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Alternate Cancer Remedies

books, that a section will be included here to dis- cuss them.

A CANCER THERAPY—Of the four books which Gerson wrote, his most important was A Cancer Therapy: Results of Fifty Cases, which was pub- lished in 1958. This, his largest book, explained in some detail his methods. In the years since then, the book has sold a quarter million copies, and was in its 5th edition; but the revised editions were terminated in 1996. It was recognized that enough improvements had been made in the program in recent years, that it was best to encourage people to obtain a copy of the Gerson Primer.

Only the original edition of A Cancer Therapy is now available. It is still useful for providing much background information on the program; yet all the practical details needed by researchers, phy- sicians, and laymen is to be found in a recent book: The Gerson Primer.

The original edition of A Cancer Therapy does not include the two appendixes at the back. The first appendix, by Charlotte Gerson, has been ex- panded into the second of the above-named books. The second appendix, by Max Gerson, is included in a small 41-page booklet which is included with each purchase of the original edition of A Cancer Therapy.

THE GERSON PRIMER—This book, prepared by the staff of the Gerson Institute, was first re- leased in 1993 and is now in its 4th edition. A copy is given to every patient arriving at the Gerson Institute for treatment. A brief recipe book is in- cluded at the back.


The present author has com- pleted a simple, systematic pre- sentation of the Gerson Therapy. For the first time, every aspect is organized in easy-to-locate cat- egories. You will now be able to quickly find what you are looking for.

Entitled, The Gerson Therapy for Those Dying of Cance , this 44- page book clearly outlines the en- tire, basic procedure.

Max Gerson’s book, A Cancer Therapy: Re- sults of Fifty Cases, now outdated, was somewhat disorganized since it was done in patchwork after his original manuscript was stolen, and only shortly before his death. For those who obtain a copy of the book, the practical information on how to carry on the therapy, as he outlined in the back in 1956-1957, will be found on pages 187-248; with a concise summary on pages 235-248. The first 185 pages of Cancer Therapy had interesting information. Here are some examples: “The rare incidence of malignant tumors in countries where garlic is used in greater amounts . . cannot be explained. I have seen two cancers of the breast disappear with the use of Fenu- greek seed tea in large amounts, combined with a saltless vegetarian diet. Two others were cured after the patients drank green leaf juice only for six to eight months.”—A Cancer Therapy, 96. “A person who stays on the program (as it is given today) will, in a year’s time, take in 1,800 pound of carrots, 1,300 pounds of apples, 145 heads of red cabbage, 400 heads of lettuce, and 125 pounds of green peppers.”—Op. cit., 143.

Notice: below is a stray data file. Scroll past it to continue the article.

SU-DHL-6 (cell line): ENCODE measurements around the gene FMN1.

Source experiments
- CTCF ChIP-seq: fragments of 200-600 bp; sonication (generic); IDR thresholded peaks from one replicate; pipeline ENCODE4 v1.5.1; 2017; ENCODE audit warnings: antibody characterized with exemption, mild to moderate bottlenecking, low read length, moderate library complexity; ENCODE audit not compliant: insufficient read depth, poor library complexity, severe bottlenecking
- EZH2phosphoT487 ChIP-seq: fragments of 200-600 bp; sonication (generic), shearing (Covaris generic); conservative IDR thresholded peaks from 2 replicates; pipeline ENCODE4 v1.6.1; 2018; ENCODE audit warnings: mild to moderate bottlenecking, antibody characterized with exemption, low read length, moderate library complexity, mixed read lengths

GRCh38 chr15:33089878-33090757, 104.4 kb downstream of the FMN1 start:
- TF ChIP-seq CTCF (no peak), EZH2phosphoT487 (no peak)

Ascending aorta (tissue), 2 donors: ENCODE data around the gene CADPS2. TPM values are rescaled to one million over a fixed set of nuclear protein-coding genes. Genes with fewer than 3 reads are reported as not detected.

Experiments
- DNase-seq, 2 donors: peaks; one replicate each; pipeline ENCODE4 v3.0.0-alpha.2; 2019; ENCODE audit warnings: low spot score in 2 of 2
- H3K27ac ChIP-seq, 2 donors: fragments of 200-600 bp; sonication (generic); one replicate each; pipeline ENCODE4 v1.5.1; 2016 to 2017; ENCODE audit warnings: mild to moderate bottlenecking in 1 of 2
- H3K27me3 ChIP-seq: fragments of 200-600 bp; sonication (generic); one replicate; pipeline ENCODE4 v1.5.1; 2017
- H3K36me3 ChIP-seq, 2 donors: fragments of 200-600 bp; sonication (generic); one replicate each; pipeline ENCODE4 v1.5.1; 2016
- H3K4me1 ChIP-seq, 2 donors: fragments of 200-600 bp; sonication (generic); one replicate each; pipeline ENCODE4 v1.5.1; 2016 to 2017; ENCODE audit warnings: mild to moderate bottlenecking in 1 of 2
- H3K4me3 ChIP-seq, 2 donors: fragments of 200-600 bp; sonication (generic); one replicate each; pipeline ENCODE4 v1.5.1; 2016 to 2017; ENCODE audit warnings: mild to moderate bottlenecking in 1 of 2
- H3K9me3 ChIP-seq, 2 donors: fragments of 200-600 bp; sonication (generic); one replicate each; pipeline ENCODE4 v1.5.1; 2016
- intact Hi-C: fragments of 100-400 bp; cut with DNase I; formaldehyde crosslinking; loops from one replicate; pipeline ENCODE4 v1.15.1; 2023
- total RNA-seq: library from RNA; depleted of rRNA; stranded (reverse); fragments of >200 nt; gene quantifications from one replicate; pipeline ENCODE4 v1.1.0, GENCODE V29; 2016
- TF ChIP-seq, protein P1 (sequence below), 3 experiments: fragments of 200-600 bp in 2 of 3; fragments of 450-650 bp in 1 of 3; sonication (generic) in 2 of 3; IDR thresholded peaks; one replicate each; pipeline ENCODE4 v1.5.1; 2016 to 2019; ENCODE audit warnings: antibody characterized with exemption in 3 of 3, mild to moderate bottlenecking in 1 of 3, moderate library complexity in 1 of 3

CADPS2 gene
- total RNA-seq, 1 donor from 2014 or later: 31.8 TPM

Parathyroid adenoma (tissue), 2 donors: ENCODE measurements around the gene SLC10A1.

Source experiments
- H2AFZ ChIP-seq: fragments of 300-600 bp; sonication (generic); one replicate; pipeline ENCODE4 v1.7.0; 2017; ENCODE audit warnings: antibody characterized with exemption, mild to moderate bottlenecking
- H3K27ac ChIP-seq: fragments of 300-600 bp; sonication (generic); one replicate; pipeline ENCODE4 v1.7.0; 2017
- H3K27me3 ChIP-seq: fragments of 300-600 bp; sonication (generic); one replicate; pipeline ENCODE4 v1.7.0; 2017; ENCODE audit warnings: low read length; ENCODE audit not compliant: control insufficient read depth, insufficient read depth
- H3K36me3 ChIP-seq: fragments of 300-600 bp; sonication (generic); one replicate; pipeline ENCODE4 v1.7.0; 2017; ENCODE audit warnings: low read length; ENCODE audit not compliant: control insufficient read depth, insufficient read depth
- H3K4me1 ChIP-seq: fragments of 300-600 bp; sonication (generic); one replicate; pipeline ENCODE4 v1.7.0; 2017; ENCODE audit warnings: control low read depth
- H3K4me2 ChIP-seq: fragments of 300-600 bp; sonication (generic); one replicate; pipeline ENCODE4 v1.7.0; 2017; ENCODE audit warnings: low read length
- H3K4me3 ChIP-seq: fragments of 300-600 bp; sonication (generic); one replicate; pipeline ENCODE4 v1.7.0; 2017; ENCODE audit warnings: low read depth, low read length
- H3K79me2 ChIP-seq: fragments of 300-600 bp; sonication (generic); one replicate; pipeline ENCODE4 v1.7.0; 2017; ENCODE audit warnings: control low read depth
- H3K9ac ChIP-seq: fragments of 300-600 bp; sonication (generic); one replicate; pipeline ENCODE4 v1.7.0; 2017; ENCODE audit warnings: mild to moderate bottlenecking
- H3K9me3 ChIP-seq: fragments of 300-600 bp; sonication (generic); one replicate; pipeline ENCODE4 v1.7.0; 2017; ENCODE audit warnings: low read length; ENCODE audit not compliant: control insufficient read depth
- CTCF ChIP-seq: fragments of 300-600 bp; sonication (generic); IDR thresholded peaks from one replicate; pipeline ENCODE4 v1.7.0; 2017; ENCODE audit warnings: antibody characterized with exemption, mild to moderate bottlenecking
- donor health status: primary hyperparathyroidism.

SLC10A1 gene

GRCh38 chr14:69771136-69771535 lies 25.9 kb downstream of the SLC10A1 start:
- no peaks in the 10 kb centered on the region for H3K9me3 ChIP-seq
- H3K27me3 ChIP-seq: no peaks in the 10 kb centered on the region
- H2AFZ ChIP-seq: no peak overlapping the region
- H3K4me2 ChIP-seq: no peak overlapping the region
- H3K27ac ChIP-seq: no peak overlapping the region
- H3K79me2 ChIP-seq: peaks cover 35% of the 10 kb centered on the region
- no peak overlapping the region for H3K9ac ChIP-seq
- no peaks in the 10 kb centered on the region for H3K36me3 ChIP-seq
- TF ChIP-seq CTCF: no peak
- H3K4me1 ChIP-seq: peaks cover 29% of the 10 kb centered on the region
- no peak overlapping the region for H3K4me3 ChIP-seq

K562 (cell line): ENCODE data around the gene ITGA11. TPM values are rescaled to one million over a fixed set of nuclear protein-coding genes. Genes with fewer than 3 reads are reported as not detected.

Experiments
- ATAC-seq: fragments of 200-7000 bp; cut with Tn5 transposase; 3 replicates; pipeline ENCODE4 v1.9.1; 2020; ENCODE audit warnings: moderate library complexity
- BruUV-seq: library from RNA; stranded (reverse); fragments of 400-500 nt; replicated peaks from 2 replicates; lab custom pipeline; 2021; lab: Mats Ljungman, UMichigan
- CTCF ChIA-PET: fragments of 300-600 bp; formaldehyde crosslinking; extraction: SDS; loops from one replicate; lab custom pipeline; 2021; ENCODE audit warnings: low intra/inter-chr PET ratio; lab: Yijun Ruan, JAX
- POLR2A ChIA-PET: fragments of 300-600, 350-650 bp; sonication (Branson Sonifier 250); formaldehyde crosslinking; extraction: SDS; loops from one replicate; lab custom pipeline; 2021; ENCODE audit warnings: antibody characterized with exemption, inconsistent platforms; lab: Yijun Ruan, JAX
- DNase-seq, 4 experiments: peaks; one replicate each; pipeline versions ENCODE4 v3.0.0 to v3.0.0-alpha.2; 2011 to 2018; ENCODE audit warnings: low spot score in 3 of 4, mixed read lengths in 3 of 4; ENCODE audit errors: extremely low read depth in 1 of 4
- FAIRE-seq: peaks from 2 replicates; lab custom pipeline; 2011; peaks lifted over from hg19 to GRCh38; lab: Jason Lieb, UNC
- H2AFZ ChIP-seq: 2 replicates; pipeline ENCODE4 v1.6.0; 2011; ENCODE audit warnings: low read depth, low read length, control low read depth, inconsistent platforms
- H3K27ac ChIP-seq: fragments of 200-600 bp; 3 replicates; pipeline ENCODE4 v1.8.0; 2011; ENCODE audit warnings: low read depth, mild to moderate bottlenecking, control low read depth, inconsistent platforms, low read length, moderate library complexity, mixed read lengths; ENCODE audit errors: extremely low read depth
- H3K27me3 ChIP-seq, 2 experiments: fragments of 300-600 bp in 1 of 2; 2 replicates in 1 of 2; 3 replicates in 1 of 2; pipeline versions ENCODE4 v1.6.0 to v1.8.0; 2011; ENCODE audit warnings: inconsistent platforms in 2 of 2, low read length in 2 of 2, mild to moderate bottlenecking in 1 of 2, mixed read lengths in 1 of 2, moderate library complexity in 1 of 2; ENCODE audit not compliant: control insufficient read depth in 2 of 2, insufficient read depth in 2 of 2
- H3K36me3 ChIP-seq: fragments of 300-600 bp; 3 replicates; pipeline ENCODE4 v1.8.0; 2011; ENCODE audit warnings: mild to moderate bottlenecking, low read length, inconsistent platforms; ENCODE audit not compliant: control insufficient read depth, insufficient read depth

Here are the five steps in the progression of cancer: “1. Slow intoxication and alteration of the whole body, especially the liver. 2. Invasion of the Na [sodium] group, loss of K [potassium] group, followed by tissue edema. 3. Lower elec- trical potentials in vital organs, more edema, accumulation of poisons, loss of tension, to- nus, reduced reactivation and oxidation power, differentiation of some cells. 4. Cancer starts: general poisoning increases, vital functions and energies decrease. Cancer increases. 5. Further destruction of the metabolism and liver paren- chya. Cancer rules. It is acting, spreading. 6. Loss of last defense. Hepatic coma; death.”— Op. cit., 102 [see 64-65 for the three stages of cancer and 72-73 for the effect of each of those stages on the liver].

Gerson discovered that, in both hypothyroid- ism and hyperthyroidism, the thyroid does not have enough iodine! “In both, the iodine content is decreased in the thyroid, in hyperthyroidism even up to 1/ 10th of the normal. The difference is that blood iodine is markedly elevated in most cases of hyperthyroidism, which it is decreased in hy- pothyroidism”—Op. cit., 115.


See the last page in this present book for details.

The basic Gerson therapy, obtainable at the Gerson Institute, is relatively inexpensive (at the present time about $5,000 a week for the patient

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